Choose "clip inside" or "clip outside'

The following set of tools are used in the georeferencing/warp operation for grid data sets:
Note...Online help for the warp procedure is available from ArcView's Help Menu

Set From View
Specifies the view to be used as the From View in the Warp operation.

Set To View
Specifies the View to be used as the To View in the warp operation.

Set Link Table
Specifies the Table to be used as the Link Table (a table containing "from" and "to" link coordinates) in the warp operation.

Create Link Table
Creates (and sets) an empty Link Table to be used in the warp operation.

Type in From Link
Allows the user the option to manually type in a "from" link coordinate in to the Link Table instead of clicking in the "From View".

Type in To Link
Allows the user the option to manually type in a "to" link coordinate into the Link Table instead of clicking in the "To View".

Warp
Starts the warp calculation on an active grid theme.  After creating/setting the "From" and "To" views, creating/setting the link table, and building a list of coordinates in the table, the user must select the "From View", and is prompted to enter the polynomial order to be used, as well as the desired resampling method (Nearest Neigbor, Bilinear, or Cubic Convolution).The new dataset will be added to the "to" view and named "Warp of (original grid theme)".
 
 

Aggregate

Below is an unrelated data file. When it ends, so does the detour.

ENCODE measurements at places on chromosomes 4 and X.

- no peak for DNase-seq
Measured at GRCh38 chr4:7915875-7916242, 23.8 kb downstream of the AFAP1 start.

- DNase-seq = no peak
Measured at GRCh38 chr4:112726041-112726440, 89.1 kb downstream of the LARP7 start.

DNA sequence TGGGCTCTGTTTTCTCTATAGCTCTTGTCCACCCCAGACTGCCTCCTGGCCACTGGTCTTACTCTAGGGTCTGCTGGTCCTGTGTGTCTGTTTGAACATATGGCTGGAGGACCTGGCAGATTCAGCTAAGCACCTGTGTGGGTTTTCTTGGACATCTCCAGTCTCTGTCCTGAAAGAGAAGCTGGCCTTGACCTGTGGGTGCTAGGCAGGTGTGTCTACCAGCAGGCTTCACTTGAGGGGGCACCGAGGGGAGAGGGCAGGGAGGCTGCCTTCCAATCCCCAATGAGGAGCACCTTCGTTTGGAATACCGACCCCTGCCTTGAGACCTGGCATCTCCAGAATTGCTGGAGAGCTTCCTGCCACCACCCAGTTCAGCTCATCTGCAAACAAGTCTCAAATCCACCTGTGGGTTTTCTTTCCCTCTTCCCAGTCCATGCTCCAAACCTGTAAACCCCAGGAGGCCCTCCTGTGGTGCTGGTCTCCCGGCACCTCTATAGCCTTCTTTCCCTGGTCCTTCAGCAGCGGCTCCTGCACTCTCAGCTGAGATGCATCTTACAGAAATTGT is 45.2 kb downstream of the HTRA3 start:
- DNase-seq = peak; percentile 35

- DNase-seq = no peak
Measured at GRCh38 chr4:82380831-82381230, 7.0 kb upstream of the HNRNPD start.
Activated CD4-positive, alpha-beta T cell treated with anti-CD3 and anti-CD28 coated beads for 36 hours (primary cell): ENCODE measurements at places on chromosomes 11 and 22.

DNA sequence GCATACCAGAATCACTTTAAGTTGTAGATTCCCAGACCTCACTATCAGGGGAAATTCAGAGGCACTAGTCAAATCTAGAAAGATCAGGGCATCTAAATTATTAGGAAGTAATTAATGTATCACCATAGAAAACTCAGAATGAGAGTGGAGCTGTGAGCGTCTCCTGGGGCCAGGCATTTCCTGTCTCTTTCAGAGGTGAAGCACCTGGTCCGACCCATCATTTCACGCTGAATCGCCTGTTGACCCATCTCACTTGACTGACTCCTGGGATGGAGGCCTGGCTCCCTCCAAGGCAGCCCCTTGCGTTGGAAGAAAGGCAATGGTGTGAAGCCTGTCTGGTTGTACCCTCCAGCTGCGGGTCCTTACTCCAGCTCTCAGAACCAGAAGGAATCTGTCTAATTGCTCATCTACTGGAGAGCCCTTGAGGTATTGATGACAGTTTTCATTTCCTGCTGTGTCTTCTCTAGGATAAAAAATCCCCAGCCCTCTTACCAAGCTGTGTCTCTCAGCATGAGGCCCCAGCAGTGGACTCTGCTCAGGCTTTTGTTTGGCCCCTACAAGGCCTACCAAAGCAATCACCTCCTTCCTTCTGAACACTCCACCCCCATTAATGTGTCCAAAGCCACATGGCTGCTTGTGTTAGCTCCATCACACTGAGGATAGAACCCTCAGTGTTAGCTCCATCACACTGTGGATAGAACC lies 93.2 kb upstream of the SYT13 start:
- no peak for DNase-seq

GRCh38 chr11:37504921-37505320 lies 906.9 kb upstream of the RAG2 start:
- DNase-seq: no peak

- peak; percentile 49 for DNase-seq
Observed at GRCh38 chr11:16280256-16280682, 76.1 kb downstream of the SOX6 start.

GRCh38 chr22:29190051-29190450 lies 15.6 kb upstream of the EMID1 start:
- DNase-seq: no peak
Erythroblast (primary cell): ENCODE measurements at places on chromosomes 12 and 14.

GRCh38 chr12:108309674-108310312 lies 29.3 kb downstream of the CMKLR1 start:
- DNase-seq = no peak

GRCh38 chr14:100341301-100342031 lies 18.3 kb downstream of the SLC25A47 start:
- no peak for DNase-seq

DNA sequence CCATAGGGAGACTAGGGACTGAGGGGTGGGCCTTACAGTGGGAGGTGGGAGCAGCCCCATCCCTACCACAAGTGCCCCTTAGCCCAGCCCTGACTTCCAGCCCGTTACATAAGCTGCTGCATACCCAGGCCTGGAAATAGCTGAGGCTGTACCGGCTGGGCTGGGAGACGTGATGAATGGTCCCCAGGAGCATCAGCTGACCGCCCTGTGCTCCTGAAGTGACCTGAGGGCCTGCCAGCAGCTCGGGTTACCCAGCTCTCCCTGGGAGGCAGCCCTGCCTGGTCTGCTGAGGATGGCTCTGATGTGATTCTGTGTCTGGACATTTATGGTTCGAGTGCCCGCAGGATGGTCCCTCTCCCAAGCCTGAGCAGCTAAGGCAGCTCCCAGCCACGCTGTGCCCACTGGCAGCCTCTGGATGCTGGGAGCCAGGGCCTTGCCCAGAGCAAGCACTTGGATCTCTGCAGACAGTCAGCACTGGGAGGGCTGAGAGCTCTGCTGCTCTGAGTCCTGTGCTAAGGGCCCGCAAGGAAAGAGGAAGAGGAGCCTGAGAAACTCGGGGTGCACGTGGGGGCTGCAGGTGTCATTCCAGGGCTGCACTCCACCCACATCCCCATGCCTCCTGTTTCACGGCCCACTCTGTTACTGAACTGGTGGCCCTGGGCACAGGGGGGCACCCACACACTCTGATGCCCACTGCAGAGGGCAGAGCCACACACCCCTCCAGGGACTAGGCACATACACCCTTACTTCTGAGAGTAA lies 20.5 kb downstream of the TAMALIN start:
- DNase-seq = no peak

Aggregates a grid using the selected method.  Using a user-prompted statistical method (maximum, mean, medium, minimum or sum), this function alters the resolution of a grid by performing aggregation calculations on groups of cells with the same value.  The result is a new grid resampled to a coarser resolution.

The following bathymetry grid was aggregated using maximum values for depth and a cell factor of 3.  The resulting grid been resampled to a coarser resolution.


 

Grid to Image

Takes a grid or set of grids that were created from a true color image and converts them into a BSQ, BIL, BIP, JPG or TIFF image.
All of the grids must be from the same source image and must be of the integer type.  Cell values cannot exceed 255.

The g2i.dll file must be placed into the bin32 directory to work properly.

CLEAN UP MENU

Majority Filter

Runs MajorityFilter request on active grid theme.
Smoothes data by replacing cell values in the active grid with the majority (most frequent) value of neighboring cells.  Select diagonal neighbors (true/false)  and halfok (majority or half) options to decide which and how many of the  neighboring cells will be used to determine majority values.